The start of a new year comes with a batch of resolutions for 2016.
The Malibu Times reached out to Malibu High School (MHS) cross country runner Abby Blackwood, MHS football player Indiana McAlpine, local runner Claire McCarty and MHS basketball coach Richard Harris and asked for advice they would give Malibuites whose New Year’s resolutions include fitness or excelling in a sport. Their advice, along with recommendations and guidelines from a health care provider, can help locals get a jump start on their 2016 goals.
McCarty, an endurance athlete of 36 years, said anyone who wants to participate in endurance events — including 5K races, marathons, triathlons and Ironman competitions — must examine their athletic base first.
“Your base is where you start from, and you need to build that base up, depending on what you want to achieve,” the professional trainer and endurance coach said. “How fast do you want to do the race in? That is a component, whether you are just starting in the sport or not.”
McCarty explained that individuals who only want to participate and finish an endurance race need to practice running the number of miles necessary to complete the event. She said if a runner is trying to be competitive, they will need to condition their body to run at a pace required to finish the race in a certain time.
“That requires doing interval training,” she said. “Now, you are not just trying to get the mileage in you. You are trying to train the neuromuscular system to move faster. Speed is a trainable skill. You can’t go faster by just jogging at the same pace.”
The endurance event medalist noted not to do interval training every day.
“You’ll end up over-trained and probably with an injury,” McCarty said.
McCarty said maintaining a training schedule is key because training for a marathon or triathlon can seem like a second job.
McCarty said if an entry-level athlete is going to run the 26-mile L.A. Marathon, they need to focus on conditioning for the distance and hydration.
“You can get through a 10K without too much nutritional concern,” she said. “You just need hydration.”
McCarty said more intense training programs for competitive runners would be required for running an eight-minute or winning a category at a race.
MHS junior Blackwood was one of two cross country team members to run in the CIF Division IV Championship in November 2015. She finished 18th in the 192-runner race.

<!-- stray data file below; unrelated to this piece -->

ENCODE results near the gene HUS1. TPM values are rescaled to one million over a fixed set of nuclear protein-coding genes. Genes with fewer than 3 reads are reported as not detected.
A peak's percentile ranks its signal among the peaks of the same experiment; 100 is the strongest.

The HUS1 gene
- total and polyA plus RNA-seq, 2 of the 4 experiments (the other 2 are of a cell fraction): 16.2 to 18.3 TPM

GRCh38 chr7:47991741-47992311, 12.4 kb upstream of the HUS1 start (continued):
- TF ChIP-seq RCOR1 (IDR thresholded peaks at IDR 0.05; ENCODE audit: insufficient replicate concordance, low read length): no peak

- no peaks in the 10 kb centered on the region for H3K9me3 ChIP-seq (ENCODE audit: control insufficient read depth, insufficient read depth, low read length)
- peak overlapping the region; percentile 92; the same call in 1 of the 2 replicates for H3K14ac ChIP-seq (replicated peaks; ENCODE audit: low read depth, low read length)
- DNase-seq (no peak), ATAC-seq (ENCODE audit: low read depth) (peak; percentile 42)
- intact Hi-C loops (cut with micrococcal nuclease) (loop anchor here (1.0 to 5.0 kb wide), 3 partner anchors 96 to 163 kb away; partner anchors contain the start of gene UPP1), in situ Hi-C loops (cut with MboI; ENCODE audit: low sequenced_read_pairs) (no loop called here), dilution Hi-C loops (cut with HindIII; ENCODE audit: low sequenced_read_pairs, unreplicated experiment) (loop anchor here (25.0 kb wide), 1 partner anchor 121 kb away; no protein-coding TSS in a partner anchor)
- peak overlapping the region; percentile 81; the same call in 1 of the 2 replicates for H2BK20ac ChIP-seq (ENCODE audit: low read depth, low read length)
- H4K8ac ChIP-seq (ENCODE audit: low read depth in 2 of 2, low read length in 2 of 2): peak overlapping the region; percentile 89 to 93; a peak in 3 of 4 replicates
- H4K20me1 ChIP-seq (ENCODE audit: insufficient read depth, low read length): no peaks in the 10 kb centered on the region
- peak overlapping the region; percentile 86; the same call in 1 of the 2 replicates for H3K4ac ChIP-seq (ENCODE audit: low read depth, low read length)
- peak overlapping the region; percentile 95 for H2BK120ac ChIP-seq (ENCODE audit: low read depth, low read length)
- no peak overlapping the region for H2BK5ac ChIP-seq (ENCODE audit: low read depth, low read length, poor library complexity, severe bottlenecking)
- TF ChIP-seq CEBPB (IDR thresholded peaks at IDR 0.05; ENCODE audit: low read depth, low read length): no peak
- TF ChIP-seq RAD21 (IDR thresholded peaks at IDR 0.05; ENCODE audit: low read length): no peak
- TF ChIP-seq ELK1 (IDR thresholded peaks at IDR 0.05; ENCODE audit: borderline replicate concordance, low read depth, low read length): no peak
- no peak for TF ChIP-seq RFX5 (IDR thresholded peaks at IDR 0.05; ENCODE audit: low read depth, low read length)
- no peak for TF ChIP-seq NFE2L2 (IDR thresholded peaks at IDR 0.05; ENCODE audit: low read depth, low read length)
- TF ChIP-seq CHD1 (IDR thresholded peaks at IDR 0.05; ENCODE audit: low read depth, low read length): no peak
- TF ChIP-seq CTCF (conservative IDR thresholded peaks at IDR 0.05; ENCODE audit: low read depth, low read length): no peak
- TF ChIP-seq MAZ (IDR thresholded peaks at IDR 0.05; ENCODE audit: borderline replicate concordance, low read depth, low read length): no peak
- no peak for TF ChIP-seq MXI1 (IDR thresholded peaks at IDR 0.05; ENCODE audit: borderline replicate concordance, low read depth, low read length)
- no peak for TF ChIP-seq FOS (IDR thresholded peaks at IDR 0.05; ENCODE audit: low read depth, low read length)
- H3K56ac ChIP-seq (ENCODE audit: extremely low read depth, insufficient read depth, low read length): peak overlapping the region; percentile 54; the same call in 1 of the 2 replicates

Blackwood said individuals wanting to participate in a running sport like cross country need make sure they are committed to the activity.
“I would tell them to think about the goals they want to accomplish and how they want to improve as a runner overall,” she said. “Understanding what you want to accomplish is a really big part of it.”
Blackwood said cross country is not just a physical sport.
“You have to make sure you’re not only committed to running, but eating right and taking care of [your] body,” she said.
Blackwood advised beginning runners to take it slow initially in order to lower the risk of injury. She believes in taking one day off per week for recovery purposes.
“Start out where you are comfortable, and each day work yourself up,” Blackwood said.
For anyone looking to pick up a soccer ball, Blackwood, also a member of the Malibu girls soccer team, recommended playing with friends, kicking a ball around and joining a team.
MHS boys basketball coach Harris said new basketball players — younger or older — need to get used to having the ball in their hands.
“Dribble the ball for hours and hours at a time,” he said. “When you go to the store, take a basketball with you; when you are walking around your neighborhood, dribble a basketball or dribble in your garage. The hours and energy are necessary.”
The coach recommended shooting at least 200 shots per day.
“I don’t care if you are standing under the basket,” he said, “try to make 200 shots every single day.”
Harris said being in shape is key to basketball. The coach suggested that potential players time themselves running certain distances, and then strive for improvement.
“I’ve seen so many basketball players that can’t really hoop, their skill sets aren’t strong, but they’re just stronger, faster and more aggressive than other players because of their conditioning,” he said.
MHS senior and football player McAlpine said if a friend or classmate asked him how to get in the best football shape, he would advise them to do sprints and footwork drills.
“I would tell them to lift weights, and do exercises like pushups and pull ups,” he said. “Lifting weights first and then conditioning.”
McAlpine ran for 385 yards and three touchdowns in the Sharks’ 38-26 win over Verbum Dei in October 2015. The wide receiver is also set to play in the seventh annual International Bowl at AT&T Stadium in Arlington, Texas, on Feb. 3.
He said prospective gridiron athletes could start their day off by going for a long jog in the morning.
“Thirty or 45 minutes, at least,” McAlpine said.